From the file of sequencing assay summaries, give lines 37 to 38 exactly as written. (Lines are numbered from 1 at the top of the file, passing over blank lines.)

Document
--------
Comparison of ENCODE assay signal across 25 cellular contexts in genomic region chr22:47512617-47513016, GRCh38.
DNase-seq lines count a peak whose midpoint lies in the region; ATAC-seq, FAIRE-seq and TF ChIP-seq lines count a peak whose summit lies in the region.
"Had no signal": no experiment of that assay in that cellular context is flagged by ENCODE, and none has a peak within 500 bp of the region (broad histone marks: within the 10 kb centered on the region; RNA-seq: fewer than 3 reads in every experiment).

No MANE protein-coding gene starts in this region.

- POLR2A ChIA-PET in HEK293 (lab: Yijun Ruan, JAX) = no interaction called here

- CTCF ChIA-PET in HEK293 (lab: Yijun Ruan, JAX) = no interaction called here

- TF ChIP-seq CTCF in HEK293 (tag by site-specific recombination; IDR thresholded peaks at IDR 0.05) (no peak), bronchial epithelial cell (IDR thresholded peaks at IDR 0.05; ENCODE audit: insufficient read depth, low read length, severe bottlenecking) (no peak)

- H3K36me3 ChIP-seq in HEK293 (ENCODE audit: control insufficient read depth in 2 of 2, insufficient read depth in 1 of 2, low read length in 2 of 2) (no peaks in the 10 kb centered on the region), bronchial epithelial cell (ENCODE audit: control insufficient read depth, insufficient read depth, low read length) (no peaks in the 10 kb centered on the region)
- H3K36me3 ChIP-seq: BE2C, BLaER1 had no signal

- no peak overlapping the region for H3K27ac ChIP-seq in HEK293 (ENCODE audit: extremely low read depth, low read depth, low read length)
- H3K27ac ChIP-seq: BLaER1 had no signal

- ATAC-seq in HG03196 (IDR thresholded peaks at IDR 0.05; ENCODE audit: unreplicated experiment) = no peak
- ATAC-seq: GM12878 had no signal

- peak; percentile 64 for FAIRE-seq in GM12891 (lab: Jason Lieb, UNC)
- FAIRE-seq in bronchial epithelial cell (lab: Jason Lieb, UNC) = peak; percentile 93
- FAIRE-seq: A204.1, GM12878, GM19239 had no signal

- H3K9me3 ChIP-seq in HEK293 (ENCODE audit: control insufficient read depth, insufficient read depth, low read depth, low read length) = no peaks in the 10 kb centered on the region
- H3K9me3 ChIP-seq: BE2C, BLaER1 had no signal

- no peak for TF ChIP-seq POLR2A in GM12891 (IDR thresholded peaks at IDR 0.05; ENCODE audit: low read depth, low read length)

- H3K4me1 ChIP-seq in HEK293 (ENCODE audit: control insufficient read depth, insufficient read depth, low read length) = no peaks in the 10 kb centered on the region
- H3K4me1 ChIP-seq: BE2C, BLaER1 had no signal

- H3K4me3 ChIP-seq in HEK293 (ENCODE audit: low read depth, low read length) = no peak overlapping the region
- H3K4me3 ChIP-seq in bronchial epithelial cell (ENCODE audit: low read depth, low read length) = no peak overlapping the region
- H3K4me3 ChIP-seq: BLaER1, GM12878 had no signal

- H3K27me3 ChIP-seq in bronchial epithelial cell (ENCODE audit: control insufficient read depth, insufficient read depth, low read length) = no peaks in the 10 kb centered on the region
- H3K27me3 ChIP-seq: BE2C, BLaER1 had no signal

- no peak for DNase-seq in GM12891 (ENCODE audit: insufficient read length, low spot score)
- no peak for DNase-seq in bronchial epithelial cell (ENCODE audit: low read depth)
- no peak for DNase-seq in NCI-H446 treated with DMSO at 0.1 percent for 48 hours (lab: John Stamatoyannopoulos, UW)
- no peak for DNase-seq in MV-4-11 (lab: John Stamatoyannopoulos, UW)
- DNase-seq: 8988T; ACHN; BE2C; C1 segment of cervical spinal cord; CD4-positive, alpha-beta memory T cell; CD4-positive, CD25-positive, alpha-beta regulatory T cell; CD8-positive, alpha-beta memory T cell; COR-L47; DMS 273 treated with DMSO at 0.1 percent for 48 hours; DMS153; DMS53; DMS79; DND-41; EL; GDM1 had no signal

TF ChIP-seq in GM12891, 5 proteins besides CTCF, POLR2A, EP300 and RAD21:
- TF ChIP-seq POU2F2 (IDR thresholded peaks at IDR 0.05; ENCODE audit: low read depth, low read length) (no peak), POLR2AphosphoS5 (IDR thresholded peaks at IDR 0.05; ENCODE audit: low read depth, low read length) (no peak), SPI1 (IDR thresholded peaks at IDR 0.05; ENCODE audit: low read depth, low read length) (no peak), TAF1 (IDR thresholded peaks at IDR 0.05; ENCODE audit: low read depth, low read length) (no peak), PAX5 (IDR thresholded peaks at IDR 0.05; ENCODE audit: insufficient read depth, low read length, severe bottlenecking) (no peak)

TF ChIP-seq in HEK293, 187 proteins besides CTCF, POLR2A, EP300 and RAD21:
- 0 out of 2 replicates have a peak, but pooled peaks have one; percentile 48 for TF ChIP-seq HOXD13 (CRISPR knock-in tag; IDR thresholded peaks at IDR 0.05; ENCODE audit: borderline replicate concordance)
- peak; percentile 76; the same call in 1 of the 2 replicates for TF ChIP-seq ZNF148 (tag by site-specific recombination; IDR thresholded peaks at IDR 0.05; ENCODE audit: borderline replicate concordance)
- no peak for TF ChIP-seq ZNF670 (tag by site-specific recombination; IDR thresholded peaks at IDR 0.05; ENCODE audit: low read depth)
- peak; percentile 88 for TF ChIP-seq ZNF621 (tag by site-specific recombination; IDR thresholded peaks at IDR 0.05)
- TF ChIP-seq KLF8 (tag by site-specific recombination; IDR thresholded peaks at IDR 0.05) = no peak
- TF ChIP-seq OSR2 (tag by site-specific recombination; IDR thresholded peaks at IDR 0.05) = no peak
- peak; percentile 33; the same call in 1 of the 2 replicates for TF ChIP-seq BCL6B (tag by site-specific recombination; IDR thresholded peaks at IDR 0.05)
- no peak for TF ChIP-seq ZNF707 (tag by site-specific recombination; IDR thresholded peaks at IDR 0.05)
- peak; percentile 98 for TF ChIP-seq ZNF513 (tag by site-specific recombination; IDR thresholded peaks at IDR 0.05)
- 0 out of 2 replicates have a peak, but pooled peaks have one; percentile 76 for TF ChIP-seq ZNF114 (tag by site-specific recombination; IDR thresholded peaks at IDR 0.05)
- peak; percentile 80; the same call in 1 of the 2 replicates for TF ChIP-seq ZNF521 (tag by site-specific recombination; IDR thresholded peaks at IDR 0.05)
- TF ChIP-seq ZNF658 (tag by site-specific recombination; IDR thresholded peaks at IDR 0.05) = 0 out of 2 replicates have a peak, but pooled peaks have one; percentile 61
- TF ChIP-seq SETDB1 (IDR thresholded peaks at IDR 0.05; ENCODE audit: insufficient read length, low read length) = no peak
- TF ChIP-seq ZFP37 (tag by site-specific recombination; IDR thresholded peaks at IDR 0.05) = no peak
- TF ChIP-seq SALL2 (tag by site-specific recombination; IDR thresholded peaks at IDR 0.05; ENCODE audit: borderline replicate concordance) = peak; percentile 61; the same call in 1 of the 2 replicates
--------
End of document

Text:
- no peak for TF ChIP-seq ZNF670 (tag by site-specific recombination; IDR thresholded peaks at IDR 0.05; ENCODE audit: low read depth)
- peak; percentile 88 for TF ChIP-seq ZNF621 (tag by site-specific recombination; IDR thresholded peaks at IDR 0.05)